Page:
Water – In general, the “Rule of 3s” tells us that humans can go without water for up to 3 days and without food for up to 3 weeks. However, such fasting could adversely affect many systems within the body. It has been shown that if you lose just 2.5% of your body weight from water loss, you will loose 25% of your efficiency. Water is the key to survival and having adequate supplies is critical to maintaining your employee’s mental acuity and stability. Many sources recommend up to 1 gallon of water per day per person; however, this includes medical and hygiene uses for the water as well. Two quarts (approximately 2 litres) per day may be a better approximation for drinking purposes only. Assuming that the average outdoor temperature is 80o F and employees are inside a building out of the direct sunlight, survival may be possible with at little as 8 to 10 ounces of water per day. The general rule for water storage is the more the better, but there are storage and transportation issues associated with large quantities of water that you need to consider. 1) Space to store large quantities of water is generally at a premium and floor loading may be a consideration in some instances; and 2) the cost to ship water is expensive due to the weight. Local purchases tend to be less expensive.
Food – In survival terms, “Food” is a generic term that represents calories. It’s not that we need a cheeseburger for lunch, we need 800-1000 calories per day to maintain acceptable body functions. Variations depend on a person’s weight, level of activity during the emergency and their mental outlook (stress level). Employees performing light search and rescue operations in your building will burn more calories and therefore require more calories. This will also be true in low temperature environments where humans expend additional energy to maintain body heat. Most employees enjoy 3 meals a day in their normal daily routine; however, in survival mode they may be snacking more throughout the day to make their rations last. The easiest food rations to procure are high calorie food bars designed to be stored for up to 5 years. While all employees may not enjoy these bars, they will provide the needed calories for your employees to survive a 3 day emergency. To make the emergency more tolerable, you can consider more sophisticated rations such as “meals ready to eat” or “MREs.” These are available in various breakfast and dinner entrées as well as complete meals. Most are self-heating and you should make sure that the ones you select do not require additional water to heat the meals. This is important as you may not have the means to heat food, and water may be in short supply. Such meals could allow employees to get at least 2 “normal” meals per day and you can augment those with food bars for mid-day snacks if you like.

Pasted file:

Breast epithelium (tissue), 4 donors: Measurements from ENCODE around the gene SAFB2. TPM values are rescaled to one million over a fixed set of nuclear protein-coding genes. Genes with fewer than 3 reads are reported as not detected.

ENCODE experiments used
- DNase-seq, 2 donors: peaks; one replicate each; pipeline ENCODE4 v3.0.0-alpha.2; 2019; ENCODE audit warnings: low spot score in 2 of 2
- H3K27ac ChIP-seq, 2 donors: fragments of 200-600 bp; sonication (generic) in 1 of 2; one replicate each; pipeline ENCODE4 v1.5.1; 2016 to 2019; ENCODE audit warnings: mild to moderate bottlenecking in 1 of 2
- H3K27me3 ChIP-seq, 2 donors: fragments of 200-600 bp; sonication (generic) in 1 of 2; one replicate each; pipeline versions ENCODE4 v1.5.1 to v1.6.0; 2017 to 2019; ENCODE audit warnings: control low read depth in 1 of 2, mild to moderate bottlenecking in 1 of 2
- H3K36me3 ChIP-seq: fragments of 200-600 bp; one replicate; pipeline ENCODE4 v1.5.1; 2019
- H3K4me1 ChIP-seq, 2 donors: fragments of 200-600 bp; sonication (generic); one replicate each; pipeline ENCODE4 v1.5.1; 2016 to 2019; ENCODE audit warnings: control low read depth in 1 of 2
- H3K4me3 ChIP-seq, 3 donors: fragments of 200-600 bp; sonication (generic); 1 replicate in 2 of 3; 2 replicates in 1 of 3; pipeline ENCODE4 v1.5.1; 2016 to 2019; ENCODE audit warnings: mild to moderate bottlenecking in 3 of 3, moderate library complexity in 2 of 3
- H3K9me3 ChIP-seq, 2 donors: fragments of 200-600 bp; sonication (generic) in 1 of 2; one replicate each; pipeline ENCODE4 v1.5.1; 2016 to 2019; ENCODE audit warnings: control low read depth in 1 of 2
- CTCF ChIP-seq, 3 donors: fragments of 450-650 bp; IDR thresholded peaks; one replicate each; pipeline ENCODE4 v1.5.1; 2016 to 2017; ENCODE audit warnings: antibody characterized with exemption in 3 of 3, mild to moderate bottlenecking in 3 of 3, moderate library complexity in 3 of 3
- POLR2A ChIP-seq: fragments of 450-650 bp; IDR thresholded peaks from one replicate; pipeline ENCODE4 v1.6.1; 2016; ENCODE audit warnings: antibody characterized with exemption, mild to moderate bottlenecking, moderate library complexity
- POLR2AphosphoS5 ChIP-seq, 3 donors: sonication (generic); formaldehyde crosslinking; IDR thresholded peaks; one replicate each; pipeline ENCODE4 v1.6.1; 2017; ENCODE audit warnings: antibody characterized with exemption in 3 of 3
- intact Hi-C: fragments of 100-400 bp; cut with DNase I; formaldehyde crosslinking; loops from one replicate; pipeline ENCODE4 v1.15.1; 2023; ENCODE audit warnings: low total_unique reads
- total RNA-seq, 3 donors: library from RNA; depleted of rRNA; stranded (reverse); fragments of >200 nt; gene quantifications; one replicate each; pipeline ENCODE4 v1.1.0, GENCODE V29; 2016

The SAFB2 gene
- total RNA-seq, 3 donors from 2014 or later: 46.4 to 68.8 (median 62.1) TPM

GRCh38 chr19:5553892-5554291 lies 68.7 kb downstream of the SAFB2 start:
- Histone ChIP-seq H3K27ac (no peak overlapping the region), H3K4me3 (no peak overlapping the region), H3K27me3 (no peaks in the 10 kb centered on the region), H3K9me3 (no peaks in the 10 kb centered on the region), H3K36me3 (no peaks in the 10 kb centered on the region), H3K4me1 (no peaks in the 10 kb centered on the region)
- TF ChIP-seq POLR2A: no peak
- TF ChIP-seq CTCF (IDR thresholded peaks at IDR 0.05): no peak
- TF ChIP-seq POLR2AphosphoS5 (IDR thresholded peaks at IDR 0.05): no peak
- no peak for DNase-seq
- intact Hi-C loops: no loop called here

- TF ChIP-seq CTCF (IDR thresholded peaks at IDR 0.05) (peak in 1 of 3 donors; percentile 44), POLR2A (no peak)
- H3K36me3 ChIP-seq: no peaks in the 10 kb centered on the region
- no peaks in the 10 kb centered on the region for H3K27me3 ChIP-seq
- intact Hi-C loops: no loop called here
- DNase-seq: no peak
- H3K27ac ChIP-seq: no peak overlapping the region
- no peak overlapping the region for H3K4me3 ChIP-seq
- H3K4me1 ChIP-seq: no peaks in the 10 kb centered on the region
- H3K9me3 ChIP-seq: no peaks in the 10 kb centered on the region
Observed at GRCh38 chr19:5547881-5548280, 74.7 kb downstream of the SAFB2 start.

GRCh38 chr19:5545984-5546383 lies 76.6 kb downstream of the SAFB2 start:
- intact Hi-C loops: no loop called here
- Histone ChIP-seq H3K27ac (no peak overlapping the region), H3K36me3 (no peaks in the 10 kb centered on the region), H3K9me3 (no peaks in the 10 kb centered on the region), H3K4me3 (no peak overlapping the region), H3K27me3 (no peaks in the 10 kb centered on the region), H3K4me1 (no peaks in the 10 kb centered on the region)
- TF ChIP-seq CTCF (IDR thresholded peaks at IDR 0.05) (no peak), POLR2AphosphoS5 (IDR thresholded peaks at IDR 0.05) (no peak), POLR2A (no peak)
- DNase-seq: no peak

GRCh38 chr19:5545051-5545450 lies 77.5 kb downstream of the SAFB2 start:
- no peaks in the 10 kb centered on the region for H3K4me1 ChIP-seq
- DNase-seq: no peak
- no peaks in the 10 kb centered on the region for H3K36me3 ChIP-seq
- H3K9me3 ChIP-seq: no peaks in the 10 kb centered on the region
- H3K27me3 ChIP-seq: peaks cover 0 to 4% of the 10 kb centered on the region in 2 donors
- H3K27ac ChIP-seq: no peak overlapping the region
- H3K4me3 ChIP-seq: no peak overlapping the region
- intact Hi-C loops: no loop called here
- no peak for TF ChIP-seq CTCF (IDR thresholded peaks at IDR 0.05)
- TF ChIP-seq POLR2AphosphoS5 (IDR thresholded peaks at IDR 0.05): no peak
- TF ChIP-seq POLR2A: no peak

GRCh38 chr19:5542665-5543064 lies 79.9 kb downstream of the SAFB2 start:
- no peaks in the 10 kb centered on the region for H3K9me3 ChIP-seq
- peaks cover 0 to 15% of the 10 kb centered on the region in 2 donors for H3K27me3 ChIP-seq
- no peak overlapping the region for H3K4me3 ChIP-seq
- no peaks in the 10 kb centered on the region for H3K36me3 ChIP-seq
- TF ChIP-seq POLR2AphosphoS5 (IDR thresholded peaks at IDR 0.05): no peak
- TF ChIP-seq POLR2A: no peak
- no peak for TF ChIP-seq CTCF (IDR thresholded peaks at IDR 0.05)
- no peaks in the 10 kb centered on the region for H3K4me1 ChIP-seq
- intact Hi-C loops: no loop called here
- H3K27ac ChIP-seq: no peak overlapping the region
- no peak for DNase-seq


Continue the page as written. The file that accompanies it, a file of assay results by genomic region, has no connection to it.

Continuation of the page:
Shelter – Assuming your building has not been structurally compromised, it woul be possible to keep your employees within the structure or maybe a smaller section of the structure. As such, shelter from the elements would not be a concern. However, if power has been lost, you may need to consider supplies to keep your employees warm and somewhat comfortable at night while asleep. Items such as limited use survival blankets and sleeping bags could prove useful. A greater problem is keeping your employees at the office when the structure is not suitable for occupancy. This exposes them to the environment and there are a myriad of shelter problems that should be considered. An initial plan would be to coordinate with adjacent businesses or other suitable structures (e.g., church, warehouse, etc.) that your employees may share during an emergency. Another unaffected building on your campus may also be an option. In lieu of an alternate structure, you will need to consider portable shelters or tents (with walls if your location is susceptible to cold weather), cots, tarps, and portable heaters, lighting and power.
Communication – It is critical during any emergency to have access to the Emergency Alert System (EAS) to keep you informed as to the status of the emergency. If land-line and cell phones are inoperable and power outages restrict radio, television and Internet access, you need a way to stay informed. Here is where a hand wind-up AM/FM radio becomes very valuable. Even without electricity or batteries you can listen to stations still able to broadcast via the EAS. Obviously, not everyone needs a radio, but having access to updated information will help to put employees at ease. The number of radios you should have depends on the total number of employees sheltered, number of floors, size of your office or number of buildings on your campus. In general, having one radio for every 20-40 employees is a good estimate.
Hygiene/Sanitation – This should not be a concern unless you have lost the water supply to the lavatory facilities in your building. In which case, you now need to consider a backup waste collection system and provide some means for employees to maintain their personal hygiene and prevent the spread of germs. Portable wash stations and toilets are readily available and fairly inexpensive to rent; however you would have to have these resources placed at your facility in advance of an emergency and they are bulky. Other less expensive options include portable folding toilets with waste bags or 5 gallon buckets with toilet seats and waste bags.